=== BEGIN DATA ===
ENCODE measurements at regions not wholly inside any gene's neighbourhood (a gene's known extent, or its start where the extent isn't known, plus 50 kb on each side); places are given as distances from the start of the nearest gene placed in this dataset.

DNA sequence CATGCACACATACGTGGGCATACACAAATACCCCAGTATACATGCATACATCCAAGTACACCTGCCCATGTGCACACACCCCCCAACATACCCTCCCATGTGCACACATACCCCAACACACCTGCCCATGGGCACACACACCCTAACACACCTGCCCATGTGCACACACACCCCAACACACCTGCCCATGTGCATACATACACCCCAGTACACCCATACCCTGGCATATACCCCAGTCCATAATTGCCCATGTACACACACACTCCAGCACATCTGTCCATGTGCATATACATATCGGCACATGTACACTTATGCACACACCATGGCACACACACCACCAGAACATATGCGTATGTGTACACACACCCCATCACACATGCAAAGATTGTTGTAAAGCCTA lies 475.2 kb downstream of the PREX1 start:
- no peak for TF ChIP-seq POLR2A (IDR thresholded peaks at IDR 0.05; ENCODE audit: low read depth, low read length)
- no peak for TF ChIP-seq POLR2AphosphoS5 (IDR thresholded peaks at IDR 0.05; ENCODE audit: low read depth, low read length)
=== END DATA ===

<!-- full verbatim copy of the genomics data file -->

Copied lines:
ENCODE measurements at regions not wholly inside any gene's neighbourhood (a gene's known extent, or its start where the extent isn't known, plus 50 kb on each side); places are given as distances from the start of the nearest gene placed in this dataset.

DNA sequence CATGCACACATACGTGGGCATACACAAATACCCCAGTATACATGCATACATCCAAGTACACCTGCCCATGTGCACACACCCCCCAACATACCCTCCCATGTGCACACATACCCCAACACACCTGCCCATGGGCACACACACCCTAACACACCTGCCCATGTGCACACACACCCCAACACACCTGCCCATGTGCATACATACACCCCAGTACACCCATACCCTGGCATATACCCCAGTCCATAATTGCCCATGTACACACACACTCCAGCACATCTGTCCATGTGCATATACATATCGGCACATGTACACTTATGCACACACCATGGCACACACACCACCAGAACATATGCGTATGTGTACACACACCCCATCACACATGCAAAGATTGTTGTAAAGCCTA lies 475.2 kb downstream of the PREX1 start:
- no peak for TF ChIP-seq POLR2A (IDR thresholded peaks at IDR 0.05; ENCODE audit: low read depth, low read length)
- no peak for TF ChIP-seq POLR2AphosphoS5 (IDR thresholded peaks at IDR 0.05; ENCODE audit: low read depth, low read length)